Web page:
Maybe centralized electricity generation is the wrong answer. Distributed and local energy has the benefit of low transmission losses and allow smaller players to enter the energy market with alternatives. Those players in the market sell their electricity to the grid and ideally allow free market competition to exist. Centralized energy generation in the meanwhile involves huge capital investments and can form monopolistic situations, which is problematic on several levels. Many of these are also public utility companies so there's that aspect to consider.

It's true that mining, manufacturing, and disposal of toxic materials and byproducts in green energy is a growing environmental concern. But that can be said about any human activity in general. Uranium mining and fracking for oil are as equally disastrous, not to mention that the wastes and byproducts are the reasons why the climate change movement had garnered such a strong support in the first place. The terms "clean" and "green" are for marketers and are umbrella terms for alternative non-fossil fuel and non-nuclear energy generation technologies. They don't necessarily mean that the entire process results in net zero pollution. It's about reducing environmental impact and at the same time, hoping for improvements in those alternative technologies by injecting R&D capital and garnering public support to continue the trend.

Climate change itself in the meanwhile is a notoriously contentious topic that can spark almost religiously zealous responses in people from either side of the argument. However, whichever side of the dogmatic and highly politicized science you're on, the common ground that everyone can agree on is that human beings have historically had a profoundly destructive influence on ecosystems. Industry requires resource extraction and that is becoming increasingly difficult due to the scarcity of those raw goods and the growing complexity of the extraction processes. The cut-throat market dynamics and harsh economic circumstances force much of these activities to continue often at the expense of those lives dependent on the environment. The attempts to reduce carbon emissions is a way to reduce not only the greenhouse effect but to also reduce the air pollution level in general. Doing only that is certainly not going to fix the climate or the environment, but it's a start and hopefully it will spur on innovation in addressing the issue in a broader sense.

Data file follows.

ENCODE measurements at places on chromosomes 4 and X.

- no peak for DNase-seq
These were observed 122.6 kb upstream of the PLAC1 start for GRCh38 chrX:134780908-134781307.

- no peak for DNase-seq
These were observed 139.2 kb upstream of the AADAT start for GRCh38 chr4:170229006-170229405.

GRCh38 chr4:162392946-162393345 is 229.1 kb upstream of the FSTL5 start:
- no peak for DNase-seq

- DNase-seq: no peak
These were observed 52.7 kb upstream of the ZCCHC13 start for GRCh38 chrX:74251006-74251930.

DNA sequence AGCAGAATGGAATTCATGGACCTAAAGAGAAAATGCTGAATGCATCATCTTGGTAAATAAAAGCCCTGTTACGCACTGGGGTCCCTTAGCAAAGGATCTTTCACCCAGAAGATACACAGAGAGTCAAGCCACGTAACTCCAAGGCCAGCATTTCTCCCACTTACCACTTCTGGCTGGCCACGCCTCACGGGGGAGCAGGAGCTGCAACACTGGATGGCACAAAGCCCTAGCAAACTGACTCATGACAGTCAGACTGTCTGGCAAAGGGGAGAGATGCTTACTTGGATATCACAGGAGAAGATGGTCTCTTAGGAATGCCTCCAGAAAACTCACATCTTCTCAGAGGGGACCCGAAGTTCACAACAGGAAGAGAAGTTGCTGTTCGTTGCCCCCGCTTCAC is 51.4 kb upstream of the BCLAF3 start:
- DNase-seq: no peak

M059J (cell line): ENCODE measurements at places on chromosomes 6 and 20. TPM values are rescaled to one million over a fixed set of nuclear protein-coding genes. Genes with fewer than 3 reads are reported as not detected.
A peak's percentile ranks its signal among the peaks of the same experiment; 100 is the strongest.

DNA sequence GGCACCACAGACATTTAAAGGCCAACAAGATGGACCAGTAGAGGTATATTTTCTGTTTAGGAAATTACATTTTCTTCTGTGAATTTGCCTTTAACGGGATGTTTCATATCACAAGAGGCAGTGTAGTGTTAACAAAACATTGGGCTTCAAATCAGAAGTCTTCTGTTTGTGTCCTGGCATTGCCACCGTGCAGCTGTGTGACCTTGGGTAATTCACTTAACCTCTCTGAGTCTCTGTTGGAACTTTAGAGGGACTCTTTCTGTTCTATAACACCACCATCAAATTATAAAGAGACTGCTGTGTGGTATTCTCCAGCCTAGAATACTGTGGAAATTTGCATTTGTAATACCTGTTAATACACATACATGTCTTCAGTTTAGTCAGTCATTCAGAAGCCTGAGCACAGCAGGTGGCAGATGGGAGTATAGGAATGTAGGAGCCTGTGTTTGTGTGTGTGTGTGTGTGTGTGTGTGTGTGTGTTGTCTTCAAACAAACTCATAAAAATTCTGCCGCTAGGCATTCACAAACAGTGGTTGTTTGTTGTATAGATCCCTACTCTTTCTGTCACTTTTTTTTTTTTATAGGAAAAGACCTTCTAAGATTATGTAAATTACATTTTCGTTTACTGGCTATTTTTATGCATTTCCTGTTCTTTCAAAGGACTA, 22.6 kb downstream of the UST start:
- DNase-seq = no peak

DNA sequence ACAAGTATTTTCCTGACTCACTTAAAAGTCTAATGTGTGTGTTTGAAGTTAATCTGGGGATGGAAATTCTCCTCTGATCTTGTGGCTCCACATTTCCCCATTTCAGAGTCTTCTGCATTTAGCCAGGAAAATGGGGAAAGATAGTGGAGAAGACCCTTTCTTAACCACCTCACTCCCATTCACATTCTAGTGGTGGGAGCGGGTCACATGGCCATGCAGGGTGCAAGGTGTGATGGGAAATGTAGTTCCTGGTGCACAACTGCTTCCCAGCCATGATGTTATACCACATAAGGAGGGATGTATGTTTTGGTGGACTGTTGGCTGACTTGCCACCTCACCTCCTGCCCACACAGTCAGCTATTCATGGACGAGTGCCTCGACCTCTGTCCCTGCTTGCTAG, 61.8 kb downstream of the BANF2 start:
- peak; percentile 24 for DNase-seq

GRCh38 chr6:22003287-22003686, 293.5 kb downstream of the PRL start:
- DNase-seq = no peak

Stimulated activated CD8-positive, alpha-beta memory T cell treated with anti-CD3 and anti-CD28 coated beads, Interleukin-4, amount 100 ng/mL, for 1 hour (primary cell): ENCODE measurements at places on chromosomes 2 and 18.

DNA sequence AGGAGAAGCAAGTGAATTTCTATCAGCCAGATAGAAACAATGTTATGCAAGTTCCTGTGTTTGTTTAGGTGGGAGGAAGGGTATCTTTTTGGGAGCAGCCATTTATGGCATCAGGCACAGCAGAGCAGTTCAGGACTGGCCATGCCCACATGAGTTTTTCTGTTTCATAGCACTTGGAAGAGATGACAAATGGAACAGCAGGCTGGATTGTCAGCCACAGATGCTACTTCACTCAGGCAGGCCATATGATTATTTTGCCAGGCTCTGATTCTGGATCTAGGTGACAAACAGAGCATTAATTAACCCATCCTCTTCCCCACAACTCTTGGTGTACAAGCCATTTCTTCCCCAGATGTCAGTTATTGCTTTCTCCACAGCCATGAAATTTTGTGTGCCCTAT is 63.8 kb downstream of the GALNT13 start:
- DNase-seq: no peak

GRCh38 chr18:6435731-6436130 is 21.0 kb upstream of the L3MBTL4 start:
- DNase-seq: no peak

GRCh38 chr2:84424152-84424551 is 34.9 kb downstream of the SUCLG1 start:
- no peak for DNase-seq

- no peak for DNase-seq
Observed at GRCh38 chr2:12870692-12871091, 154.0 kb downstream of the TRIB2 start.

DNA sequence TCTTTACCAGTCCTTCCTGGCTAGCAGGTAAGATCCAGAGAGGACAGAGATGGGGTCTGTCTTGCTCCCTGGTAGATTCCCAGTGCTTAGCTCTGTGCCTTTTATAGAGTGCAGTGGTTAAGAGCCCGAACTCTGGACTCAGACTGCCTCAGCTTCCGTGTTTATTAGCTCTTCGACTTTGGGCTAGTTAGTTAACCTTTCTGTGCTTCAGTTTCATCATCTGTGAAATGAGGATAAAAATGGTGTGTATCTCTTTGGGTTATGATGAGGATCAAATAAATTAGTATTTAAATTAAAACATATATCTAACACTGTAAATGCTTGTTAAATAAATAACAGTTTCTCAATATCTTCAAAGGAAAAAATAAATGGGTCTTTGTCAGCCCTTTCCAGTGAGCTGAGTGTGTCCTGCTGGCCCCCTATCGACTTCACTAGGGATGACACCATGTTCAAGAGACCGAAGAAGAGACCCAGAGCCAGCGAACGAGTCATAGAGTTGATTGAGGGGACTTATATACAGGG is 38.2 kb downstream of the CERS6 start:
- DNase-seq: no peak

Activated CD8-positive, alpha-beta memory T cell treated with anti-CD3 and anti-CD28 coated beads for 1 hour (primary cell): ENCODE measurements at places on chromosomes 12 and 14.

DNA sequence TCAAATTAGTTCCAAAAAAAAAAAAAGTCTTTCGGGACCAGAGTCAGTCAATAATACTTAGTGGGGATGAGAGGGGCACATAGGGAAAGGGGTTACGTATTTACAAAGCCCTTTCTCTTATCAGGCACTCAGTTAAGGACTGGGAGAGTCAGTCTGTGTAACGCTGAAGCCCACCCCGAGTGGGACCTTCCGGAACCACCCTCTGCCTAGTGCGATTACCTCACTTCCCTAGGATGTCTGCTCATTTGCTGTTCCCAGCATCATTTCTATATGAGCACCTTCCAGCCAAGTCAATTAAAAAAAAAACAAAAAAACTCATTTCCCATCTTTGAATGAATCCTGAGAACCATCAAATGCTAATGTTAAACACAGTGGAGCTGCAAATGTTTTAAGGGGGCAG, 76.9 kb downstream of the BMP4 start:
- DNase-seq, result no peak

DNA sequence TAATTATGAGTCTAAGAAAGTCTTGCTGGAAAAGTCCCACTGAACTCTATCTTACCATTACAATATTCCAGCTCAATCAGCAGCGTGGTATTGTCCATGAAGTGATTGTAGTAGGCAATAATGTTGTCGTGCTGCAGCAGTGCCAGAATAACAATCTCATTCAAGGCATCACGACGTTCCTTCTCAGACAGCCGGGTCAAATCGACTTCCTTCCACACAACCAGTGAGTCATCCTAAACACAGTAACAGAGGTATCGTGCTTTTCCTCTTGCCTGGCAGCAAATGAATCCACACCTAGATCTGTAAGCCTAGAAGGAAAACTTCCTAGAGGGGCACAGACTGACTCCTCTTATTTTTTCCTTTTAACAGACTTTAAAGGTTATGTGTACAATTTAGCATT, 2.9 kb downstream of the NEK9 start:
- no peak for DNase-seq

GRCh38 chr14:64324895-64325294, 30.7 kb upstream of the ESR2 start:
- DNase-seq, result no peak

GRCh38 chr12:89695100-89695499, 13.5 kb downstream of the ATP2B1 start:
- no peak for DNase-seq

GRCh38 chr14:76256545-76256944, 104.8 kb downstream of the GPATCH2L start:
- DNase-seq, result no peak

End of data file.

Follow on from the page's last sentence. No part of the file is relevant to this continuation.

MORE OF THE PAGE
Development of nuclear energy has far too many strings attached to allow any major innovation to occur. The shadow of the nuclear cold war between the Soviet Union and the United States still lingers hauntingly in all dealings involving anything that can be used to construct various forms of atomic weaponry. This is seen and felt often whenever hostile non-western-ally nations pursue related activities such as uranium enrichment or nuclear experimentation. It's a sensitive and secretive subject and the likelihood of seeing private innovation (aside from the very wealthy and well connected types) is almost nil. Even if a brilliant rogue researcher were to make headway, chances are you'd most likely never hear from such a person ever again.

Renewable energy however does not have this limitation, and therefore there's a higher chance that someone with conventional and non-classified knowledge would be able to propose an alternative. Solar panels for example are only possible due to the expertise gained through advancements in semiconductors. We wouldn't have high efficiency wind turbines if it wasn't for the work that went into the study of aerodynamics on airplane wings. Battery technologies have improved significantly due to advances in new chemical combinations and processes. The downside though is that all of these solutions create their own specific types of pollution related to materials extraction, construction methods and waste disposal. Something large and industrial in scale will always have such issues.